Chick-fil-A to serve antibiotic-free chicken

This is an archived article and the information in the article may be outdated. Please look at the time stamp on the story to see when it was last updated.

A popular American fast food restaurant wants you to “Eat mor chikin” without antibiotics.

Chick-fil-A Inc. announced plans Tuesday to use chicken raised without antibiotics in all of its restaurants within five years.

National and regional poultry suppliers are partnering with the company to stock up. Chik-fil-A wants these suppliers to collaborate with the U.S. Department of Agriculture to ensure the chickens do not receive any antibiotics.

“Since our family business began 67 years ago, we have focused on our customers. It’s why we insist upon using the highest quality ingredients,” Dan Cathy, president and chief executive officer of Chick-fil-A, said in a statement. “We want to continue that heritage, and offering antibiotic-free chicken is the next step.”

Chick-fil-A is a privately owned company with 1,700 locations in 39 states and Washington. It deems itself the “second largest quick-service chicken restaurant chain in the United States.” The company produced sales of $5 billion in 2013, the announcement said.

What’s the big deal about antibiotics?

Antibiotics are used in livestock to prevent disease as well as to assist with growth of the animals. In 2011, about 29.9 million pounds of antibiotics were sold for meat and poultry production. By comparison, 7.7 million pounds were sold for human use, according to the Pew Charitable Trusts.

Chick-fil-A’s announcement comes amid a growing awareness about the problem of antibiotic resistance. The U.S. Food and Drug Administration has said that antibiotics in livestock are contributing to the rise of dangerous bacteria. Many antibiotics that farmers give food-producing animals are also used to treat sick humans.

The FDA announced a plan in December to phase out certain antibiotics in the food production industry.

“Because all uses of antimicrobial drugs, in both humans and animals, contribute to the development of antimicrobial resistance, it is important to use these drugs only when medically necessary,” the FDA said on its website.

Companies responding to health concerns

Chick-fil-A has made other changes to its ingredients in recent years, such as removing yellow dye from its chicken soup. The company is also testing the possibility of taking out other food additives, including artificial ingredients in the buns and high fructose corn syrup in dressings and sauces.

Those developments, announced late last year, came after food blogger Vani Hari wrote about controversial ingredients in Chik-fil-A’s products. The company responded by inviting her to its headquarters, and Hari posted to her blog in 2012 that she’d had a four-hour meeting there with company executives. Among the topics covered: The use of antibiotics in their chicken, she said.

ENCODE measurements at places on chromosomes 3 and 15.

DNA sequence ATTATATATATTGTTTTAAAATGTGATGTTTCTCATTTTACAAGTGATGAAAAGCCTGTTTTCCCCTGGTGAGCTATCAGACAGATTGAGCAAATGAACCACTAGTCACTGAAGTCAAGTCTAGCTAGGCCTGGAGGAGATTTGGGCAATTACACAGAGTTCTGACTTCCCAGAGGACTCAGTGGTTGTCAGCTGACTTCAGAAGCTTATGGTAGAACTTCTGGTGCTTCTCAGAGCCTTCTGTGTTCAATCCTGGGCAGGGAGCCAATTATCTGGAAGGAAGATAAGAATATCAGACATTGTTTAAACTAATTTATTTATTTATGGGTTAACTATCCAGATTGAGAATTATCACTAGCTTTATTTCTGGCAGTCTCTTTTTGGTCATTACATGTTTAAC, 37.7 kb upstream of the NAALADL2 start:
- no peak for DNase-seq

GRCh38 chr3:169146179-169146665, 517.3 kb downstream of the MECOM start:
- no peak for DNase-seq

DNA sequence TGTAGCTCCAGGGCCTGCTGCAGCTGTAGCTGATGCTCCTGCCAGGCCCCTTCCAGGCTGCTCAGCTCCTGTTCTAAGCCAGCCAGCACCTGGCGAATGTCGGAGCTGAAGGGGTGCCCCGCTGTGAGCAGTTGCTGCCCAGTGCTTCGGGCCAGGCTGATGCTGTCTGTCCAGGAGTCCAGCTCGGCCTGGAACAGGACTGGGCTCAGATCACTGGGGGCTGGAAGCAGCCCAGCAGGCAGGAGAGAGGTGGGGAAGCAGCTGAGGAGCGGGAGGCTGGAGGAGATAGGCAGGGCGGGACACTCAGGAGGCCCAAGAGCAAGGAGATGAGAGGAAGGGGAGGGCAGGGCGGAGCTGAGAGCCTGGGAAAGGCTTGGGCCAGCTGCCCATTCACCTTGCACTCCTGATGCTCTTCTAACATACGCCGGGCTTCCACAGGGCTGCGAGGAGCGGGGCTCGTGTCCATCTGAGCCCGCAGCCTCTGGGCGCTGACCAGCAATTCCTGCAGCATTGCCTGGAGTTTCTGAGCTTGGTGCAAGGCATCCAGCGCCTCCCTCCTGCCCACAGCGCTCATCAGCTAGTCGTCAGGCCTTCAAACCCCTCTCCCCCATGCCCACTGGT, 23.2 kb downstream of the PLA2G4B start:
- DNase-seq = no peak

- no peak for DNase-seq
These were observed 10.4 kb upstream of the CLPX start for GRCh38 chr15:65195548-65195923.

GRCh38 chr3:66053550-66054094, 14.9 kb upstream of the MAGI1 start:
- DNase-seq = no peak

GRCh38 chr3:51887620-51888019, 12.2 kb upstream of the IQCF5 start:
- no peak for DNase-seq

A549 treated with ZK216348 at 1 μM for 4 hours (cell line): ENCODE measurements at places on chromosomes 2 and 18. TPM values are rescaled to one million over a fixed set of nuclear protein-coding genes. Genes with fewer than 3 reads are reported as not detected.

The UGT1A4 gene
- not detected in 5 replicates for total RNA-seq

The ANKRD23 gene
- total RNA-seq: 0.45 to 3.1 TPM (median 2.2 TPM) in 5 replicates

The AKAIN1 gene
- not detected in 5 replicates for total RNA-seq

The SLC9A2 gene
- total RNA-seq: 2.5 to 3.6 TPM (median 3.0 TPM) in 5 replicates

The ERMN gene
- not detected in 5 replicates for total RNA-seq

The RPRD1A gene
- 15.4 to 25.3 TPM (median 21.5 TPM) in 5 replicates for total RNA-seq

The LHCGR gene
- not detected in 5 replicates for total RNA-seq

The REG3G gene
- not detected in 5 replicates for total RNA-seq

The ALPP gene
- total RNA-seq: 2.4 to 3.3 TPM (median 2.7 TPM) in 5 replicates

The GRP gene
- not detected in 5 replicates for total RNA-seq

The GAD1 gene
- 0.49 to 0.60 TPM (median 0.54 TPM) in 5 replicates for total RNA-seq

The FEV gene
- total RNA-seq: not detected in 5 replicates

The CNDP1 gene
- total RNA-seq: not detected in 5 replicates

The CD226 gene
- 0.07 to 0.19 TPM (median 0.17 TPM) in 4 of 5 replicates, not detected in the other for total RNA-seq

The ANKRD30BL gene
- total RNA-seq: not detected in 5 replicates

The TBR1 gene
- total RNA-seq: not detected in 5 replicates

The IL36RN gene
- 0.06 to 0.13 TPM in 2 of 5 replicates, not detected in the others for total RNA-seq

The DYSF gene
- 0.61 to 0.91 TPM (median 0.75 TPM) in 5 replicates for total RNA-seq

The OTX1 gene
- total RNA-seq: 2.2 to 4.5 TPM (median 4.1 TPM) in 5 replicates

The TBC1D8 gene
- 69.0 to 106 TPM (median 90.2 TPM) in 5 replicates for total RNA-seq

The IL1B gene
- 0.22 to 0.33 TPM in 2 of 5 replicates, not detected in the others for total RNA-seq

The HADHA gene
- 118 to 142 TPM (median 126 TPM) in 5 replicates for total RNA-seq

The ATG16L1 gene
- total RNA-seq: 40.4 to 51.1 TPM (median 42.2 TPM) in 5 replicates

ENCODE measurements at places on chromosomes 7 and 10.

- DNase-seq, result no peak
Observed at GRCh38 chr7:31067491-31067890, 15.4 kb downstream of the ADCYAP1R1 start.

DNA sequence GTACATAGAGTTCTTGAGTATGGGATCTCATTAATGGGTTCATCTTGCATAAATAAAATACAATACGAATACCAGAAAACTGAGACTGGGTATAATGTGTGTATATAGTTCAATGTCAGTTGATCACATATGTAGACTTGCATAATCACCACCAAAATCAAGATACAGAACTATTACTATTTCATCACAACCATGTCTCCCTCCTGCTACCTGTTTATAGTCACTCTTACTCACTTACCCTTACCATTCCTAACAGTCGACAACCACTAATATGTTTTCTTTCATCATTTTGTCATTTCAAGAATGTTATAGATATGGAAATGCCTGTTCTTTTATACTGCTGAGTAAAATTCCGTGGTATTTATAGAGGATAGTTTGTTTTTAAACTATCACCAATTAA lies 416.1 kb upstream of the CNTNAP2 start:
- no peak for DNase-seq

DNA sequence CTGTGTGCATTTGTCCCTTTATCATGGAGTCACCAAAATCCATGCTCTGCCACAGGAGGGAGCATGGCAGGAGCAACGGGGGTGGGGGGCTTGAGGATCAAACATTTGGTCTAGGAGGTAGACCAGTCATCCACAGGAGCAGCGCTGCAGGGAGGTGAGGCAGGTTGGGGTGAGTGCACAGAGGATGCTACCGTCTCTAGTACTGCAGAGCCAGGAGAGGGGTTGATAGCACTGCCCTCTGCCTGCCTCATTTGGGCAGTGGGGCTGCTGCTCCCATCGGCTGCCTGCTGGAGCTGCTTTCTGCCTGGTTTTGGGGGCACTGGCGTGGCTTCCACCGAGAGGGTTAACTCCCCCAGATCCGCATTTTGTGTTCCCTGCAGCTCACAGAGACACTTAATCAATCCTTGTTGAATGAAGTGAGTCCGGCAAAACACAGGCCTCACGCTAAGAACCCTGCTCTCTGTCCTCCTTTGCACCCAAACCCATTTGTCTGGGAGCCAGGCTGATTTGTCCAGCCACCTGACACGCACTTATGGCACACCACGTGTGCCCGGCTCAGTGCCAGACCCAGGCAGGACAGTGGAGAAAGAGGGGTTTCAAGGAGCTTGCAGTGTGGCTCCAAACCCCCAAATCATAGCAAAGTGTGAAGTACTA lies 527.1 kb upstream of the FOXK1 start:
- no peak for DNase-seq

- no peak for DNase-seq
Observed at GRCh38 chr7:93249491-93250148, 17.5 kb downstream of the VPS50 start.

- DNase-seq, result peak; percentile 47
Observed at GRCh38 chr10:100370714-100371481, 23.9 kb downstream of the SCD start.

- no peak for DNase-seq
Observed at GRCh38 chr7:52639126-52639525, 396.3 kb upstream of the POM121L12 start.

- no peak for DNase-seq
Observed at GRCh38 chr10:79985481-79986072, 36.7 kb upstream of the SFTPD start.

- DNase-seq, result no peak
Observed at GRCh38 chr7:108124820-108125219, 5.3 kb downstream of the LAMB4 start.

Hari also recently launched a petition to get the sandwich chain Subway to remove a chemical called azodicarbonamide, also found in yoga mats and shoe soles, from its breads. Subway announced last week that it was in the process of taking azodicarbonamide out “as part of our bread improvement efforts.”

The food blogger has also shown her power in the pasta arena.

After Hari posted a petition on, Kraft said in November that it would remove Yellow No. 5 and Yellow No. 6 dyes from some varieties of its Macaroni & Cheese products. The color additives will be nixed from pastas shaped like SpongeBob SquarePants, Nickelodeon’s Teenage Mutant Ninja Turtles and “How to Train Your Dragon 2” from Dreamworks, a company spokeswoman told CNN.

Other popular petitions for more healthful products are ongoing.

Concerned mother Renee Shutters partnered with the Center for Science in the Public Interest to start a campaign directed at M&Ms. The petition wants Mars Inc. to stop using artificial dyes in the candies.


  • FaithC

    If they care so much about their customer why did it take them so long to say they will stop using antibiotics in their chicken? The information has been out there for 20 years about how antibiotics consumed in meats can cause people to become antibiotic resistant. So why will it take them another 5 years?

    “The company is also testing the possibility of taking out other food additives, including artificial ingredients in the buns and high fructose corn syrup in dressings and sauces.”

    Testing? There are many companies that do not use these things in their items now. Why is Chick-fil-A just testing?
    The only thing they care about is somebody brought to light these things in their food and now they are trying to appear like they care about their customer. They care about their bottom line and that is about it.

      • FaithC

        Hello my stalker, I see you changed your name again.
        Well as long as they care about god it is ok for them to serve whatever unhealthy things they want. They need to care as much about their customer.

  • JT

    Will the new, anti-biotic free chicken sandwiches come with a free pink triangle and train ride to the middle of nowhere in Poland? Sorry, don’t eat the swaschicka, so guess this doesn’t apply to me.

  • Jethro Bodink

    Like I said yesterday NOBODY is stalking you. You are just too full of yourself to realize this is a public comment section on a news site. Other people such as myself have their own opinion and are free to voice it whenever and wherever they like. It’s called freedom of speech.

  • JustMe

    Jethro, does that mean that they are closed on Sunday’s so that they can check the roll call and see how many of their customers are now closer to God from eating their stuff? So are they putting this stuff in their poultry so that their customers will be with God quicker? I figured that you would be the one to ask about that…

Comments are closed.